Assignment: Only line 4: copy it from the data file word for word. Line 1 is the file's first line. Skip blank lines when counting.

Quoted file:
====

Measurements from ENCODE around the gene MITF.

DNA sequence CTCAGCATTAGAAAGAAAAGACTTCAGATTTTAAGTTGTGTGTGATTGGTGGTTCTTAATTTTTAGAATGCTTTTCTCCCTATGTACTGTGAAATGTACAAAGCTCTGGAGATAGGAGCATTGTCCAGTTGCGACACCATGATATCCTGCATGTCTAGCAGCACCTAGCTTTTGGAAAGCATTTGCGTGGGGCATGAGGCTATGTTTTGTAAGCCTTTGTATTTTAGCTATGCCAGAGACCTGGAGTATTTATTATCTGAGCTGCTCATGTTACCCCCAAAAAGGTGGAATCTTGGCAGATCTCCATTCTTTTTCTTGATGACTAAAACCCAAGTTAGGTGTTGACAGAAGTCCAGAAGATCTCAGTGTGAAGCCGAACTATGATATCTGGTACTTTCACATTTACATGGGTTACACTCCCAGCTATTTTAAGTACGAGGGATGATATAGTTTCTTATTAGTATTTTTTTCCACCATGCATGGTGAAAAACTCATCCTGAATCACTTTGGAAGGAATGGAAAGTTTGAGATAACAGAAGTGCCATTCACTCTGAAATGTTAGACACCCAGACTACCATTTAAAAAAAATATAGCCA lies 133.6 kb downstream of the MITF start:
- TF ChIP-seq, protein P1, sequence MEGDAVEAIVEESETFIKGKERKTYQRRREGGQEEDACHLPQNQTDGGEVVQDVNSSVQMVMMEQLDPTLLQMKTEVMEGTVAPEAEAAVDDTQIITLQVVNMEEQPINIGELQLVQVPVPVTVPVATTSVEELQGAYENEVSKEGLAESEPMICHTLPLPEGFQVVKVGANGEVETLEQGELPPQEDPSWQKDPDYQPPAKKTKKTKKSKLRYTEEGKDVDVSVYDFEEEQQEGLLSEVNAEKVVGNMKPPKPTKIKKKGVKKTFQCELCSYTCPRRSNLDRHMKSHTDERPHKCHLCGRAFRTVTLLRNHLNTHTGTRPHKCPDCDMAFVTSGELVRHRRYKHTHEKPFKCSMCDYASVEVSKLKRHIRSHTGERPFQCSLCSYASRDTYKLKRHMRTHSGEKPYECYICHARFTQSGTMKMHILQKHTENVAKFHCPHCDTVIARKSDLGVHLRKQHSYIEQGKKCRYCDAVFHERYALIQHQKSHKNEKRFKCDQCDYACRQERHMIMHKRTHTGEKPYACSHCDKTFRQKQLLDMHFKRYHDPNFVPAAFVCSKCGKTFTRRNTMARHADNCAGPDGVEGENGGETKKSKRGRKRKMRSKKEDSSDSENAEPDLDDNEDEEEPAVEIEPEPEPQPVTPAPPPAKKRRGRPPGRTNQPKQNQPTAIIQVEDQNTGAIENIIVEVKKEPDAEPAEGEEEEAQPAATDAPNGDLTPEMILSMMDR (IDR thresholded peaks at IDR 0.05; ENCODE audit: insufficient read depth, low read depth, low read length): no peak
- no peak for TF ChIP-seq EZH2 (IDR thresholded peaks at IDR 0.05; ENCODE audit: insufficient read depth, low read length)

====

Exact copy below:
- no peak for TF ChIP-seq EZH2 (IDR thresholded peaks at IDR 0.05; ENCODE audit: insufficient read depth, low read length)